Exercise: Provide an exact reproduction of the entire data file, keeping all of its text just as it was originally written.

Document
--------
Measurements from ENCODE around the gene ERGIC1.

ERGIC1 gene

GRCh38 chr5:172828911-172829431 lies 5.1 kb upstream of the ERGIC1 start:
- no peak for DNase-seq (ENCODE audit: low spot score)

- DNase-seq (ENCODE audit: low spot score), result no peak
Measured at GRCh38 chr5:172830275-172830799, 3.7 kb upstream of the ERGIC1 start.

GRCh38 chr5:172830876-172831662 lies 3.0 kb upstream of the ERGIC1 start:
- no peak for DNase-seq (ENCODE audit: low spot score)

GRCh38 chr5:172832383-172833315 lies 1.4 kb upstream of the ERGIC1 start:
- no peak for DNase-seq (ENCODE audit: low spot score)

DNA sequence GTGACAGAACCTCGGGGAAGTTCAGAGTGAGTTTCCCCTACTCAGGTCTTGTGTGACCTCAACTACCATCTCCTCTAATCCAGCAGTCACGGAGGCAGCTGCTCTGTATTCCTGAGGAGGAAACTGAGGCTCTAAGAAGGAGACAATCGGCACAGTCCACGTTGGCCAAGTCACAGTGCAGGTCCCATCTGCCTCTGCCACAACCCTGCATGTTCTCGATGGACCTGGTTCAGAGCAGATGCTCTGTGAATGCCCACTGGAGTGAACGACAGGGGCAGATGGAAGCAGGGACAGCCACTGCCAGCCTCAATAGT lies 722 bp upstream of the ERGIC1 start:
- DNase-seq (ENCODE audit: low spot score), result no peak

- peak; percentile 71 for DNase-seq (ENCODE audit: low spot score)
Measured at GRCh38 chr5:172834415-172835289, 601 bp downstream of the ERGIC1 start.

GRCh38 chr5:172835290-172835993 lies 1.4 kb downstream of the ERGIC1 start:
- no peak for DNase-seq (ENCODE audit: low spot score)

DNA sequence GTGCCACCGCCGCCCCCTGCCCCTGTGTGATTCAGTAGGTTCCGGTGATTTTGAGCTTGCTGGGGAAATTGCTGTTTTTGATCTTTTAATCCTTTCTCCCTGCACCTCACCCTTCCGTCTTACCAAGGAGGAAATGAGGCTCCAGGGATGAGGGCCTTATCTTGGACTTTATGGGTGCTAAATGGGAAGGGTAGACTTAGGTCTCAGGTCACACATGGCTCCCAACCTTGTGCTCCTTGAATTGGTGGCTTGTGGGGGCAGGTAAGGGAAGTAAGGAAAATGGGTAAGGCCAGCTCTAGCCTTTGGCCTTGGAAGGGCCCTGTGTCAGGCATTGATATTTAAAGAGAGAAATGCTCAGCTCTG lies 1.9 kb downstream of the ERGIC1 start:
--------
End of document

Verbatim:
Measurements from ENCODE around the gene ERGIC1.

ERGIC1 gene

GRCh38 chr5:172828911-172829431 lies 5.1 kb upstream of the ERGIC1 start:
- no peak for DNase-seq (ENCODE audit: low spot score)

- DNase-seq (ENCODE audit: low spot score), result no peak
Measured at GRCh38 chr5:172830275-172830799, 3.7 kb upstream of the ERGIC1 start.

GRCh38 chr5:172830876-172831662 lies 3.0 kb upstream of the ERGIC1 start:
- no peak for DNase-seq (ENCODE audit: low spot score)

GRCh38 chr5:172832383-172833315 lies 1.4 kb upstream of the ERGIC1 start:
- no peak for DNase-seq (ENCODE audit: low spot score)

DNA sequence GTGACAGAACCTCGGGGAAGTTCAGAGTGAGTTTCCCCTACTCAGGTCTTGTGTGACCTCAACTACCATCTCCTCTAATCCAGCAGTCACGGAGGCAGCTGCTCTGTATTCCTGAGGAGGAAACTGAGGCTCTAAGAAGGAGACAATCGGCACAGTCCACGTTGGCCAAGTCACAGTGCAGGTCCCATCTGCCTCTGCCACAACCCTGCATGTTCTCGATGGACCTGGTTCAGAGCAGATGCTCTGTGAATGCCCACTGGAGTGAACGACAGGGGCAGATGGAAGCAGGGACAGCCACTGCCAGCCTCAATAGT lies 722 bp upstream of the ERGIC1 start:
- DNase-seq (ENCODE audit: low spot score), result no peak

- peak; percentile 71 for DNase-seq (ENCODE audit: low spot score)
Measured at GRCh38 chr5:172834415-172835289, 601 bp downstream of the ERGIC1 start.

GRCh38 chr5:172835290-172835993 lies 1.4 kb downstream of the ERGIC1 start:
- no peak for DNase-seq (ENCODE audit: low spot score)

DNA sequence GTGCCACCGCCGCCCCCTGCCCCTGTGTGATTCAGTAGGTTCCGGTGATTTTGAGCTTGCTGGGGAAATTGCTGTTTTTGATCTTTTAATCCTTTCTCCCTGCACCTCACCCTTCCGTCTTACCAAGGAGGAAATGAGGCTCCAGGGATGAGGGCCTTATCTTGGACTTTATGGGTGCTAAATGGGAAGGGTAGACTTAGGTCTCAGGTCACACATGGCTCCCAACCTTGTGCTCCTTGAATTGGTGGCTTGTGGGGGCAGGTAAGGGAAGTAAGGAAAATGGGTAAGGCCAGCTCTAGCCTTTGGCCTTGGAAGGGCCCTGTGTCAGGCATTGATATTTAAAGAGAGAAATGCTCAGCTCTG lies 1.9 kb downstream of the ERGIC1 start: